Google has provided details of its Project Euphonia work designed to improve the inclusivity of voice recognition for people with disabilities that impair their speech.
Degenerative diseases like amyotrophic lateral sclerosis (ALS) are known for causing speech impairments. Today’s voice recognition systems often cannot recognise the speech of individuals suffering from such diseases, despite those individuals arguably set to benefit the most from the automation offered by the technology.
Google has set out to solve the problem with Project Euphonia.
Dimitri Kanevsky, a Google researcher who himself has impaired speech, can be seen in the video below using a system called Parrotron to convert his speech into one understandable by Google Assistant:
The researchers provide a background of Project Euphonia’s origins:
“ASR [automatic speech recognition] systems are most often trained from ‘typical’ speech, which means that underrepresented groups, such as those with speech impairments or heavy accents, don’t experience the same degree of utility.
…Current state-of-the-art ASR models can yield high word error rates (WER) for speakers with only a moderate speech impairment from ALS, effectively barring access to ASR reliant technologies.”
As the researchers highlight, part of the problem is that training sets primarily consist of ‘typical speech’ without much-needed variety to represent all parts of society (this even includes heavy accents, to some degree.)
The researchers set out to record dozens of hours of voice recordings from individuals with ALS to help train their AI. However, the resulting training set is still not ideal as each person with ALS sounds unique dependent on the progression of the disease and how it’s affecting them.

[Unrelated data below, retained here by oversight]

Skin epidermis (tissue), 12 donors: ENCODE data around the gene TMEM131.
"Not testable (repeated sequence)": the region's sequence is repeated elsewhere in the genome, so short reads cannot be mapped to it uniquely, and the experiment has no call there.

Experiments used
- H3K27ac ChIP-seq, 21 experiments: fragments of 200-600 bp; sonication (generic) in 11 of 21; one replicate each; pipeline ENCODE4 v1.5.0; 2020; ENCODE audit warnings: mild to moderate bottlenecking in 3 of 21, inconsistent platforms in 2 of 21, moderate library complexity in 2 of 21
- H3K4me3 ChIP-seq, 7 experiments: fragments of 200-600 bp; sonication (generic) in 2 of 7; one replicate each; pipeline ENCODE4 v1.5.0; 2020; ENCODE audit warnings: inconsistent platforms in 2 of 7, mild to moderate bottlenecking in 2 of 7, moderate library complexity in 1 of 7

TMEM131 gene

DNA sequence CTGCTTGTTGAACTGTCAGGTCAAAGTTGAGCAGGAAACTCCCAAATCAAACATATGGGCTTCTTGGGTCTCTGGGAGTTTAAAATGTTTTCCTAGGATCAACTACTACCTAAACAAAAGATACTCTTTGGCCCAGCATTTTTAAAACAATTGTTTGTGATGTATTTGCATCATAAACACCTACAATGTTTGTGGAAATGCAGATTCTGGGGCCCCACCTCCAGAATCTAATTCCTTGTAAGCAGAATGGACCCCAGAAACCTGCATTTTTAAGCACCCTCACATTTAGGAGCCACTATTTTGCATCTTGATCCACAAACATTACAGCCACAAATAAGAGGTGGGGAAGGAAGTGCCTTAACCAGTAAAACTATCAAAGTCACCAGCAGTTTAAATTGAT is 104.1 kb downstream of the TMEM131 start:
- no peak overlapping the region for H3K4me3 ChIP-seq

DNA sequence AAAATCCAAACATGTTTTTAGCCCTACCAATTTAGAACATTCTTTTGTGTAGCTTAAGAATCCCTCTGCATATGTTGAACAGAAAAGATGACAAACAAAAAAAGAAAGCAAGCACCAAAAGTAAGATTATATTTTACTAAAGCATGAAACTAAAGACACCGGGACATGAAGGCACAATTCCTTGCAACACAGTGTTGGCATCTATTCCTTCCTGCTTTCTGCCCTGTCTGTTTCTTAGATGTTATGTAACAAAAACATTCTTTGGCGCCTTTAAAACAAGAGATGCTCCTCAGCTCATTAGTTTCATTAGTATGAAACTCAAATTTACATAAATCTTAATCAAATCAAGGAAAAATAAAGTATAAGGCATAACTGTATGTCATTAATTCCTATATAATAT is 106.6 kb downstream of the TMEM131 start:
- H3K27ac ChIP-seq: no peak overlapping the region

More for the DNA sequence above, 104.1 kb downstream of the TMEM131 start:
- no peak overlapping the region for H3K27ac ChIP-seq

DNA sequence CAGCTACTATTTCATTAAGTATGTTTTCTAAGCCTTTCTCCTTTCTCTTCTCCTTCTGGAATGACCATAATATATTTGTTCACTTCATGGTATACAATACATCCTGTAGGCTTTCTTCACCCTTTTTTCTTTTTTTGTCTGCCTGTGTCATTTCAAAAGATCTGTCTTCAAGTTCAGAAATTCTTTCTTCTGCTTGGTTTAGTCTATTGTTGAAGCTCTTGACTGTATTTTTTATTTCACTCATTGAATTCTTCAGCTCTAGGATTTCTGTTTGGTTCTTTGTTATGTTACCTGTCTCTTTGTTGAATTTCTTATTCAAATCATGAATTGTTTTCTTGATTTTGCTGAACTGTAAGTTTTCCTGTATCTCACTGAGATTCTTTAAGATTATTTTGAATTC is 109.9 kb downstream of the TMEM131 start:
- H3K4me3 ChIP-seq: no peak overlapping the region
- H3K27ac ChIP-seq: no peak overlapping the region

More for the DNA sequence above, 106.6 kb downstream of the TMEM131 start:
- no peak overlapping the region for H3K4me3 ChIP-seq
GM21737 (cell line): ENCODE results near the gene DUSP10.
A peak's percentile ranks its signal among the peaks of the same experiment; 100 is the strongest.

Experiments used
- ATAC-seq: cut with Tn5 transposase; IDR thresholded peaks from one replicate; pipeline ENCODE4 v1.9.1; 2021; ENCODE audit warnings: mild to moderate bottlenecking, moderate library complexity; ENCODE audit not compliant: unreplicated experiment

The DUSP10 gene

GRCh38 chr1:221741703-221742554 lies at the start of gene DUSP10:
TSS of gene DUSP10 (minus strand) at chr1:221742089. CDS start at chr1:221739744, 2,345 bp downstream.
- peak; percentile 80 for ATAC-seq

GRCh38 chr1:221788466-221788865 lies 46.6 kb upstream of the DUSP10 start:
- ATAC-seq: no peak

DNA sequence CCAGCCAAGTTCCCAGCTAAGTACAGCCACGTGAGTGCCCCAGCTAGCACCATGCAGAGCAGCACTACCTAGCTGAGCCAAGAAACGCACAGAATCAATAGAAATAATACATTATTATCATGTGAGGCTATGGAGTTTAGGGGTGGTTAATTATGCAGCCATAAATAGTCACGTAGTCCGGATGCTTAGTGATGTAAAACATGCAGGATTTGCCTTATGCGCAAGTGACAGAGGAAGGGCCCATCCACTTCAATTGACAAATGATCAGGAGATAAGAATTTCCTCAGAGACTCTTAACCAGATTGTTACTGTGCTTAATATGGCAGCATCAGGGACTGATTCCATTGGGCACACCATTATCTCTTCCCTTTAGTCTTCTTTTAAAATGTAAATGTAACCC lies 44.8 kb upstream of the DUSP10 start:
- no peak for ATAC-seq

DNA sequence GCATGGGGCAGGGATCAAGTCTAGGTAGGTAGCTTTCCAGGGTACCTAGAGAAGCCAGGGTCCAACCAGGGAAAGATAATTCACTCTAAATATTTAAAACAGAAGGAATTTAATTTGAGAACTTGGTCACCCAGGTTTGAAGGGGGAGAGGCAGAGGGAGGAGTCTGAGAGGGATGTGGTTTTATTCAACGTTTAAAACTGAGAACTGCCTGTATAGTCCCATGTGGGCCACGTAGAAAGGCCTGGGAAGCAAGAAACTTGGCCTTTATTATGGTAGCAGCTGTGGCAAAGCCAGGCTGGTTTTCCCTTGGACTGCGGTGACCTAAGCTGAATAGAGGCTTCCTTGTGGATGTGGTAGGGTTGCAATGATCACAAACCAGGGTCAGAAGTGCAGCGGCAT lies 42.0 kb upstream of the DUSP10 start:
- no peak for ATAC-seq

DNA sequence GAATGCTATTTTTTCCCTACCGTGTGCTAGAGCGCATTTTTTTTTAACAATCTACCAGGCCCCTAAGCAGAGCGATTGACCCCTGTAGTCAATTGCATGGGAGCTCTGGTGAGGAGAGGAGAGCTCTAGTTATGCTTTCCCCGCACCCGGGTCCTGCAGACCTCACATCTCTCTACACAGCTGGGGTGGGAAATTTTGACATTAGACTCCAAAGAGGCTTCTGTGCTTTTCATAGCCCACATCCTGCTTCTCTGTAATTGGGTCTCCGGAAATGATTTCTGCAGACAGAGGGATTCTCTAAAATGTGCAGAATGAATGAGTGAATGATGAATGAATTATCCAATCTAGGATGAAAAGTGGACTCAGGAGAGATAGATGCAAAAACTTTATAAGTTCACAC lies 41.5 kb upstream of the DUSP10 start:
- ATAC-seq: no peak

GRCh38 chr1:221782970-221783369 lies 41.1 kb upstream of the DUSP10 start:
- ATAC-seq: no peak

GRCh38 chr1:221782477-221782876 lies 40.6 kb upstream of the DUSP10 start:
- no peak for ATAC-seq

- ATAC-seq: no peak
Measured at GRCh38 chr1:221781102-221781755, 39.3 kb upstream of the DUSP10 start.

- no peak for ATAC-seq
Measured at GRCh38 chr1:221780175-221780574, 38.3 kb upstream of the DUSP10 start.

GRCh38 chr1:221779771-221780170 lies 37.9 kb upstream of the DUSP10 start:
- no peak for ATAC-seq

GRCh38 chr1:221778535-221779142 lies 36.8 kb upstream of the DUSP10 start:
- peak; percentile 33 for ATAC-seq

Google was able to reduce its word error rate by using a baseline voice recognition model, experimenting with some tweaks, and training it with the new recordings.
The method substantially improved the recognition but the researchers found it could occasionally struggle with phonemes in one of two key ways:
- The phoneme isn’t recognised and therefore the word along with it,
- The model has to guess at what phoneme the speaker meant.
The second problem is fairly trivial to solve. By analysing the rest of the sentence’s context, the AI can often determine the correct phoneme. For example, if the AI hears “I’m reading off to the cub,” it can probably determine the user meant “I’m heading off to the pub”.
You can read the full paper on arXiv here ahead of its presentation at the Interspeech conference in Austria next month.
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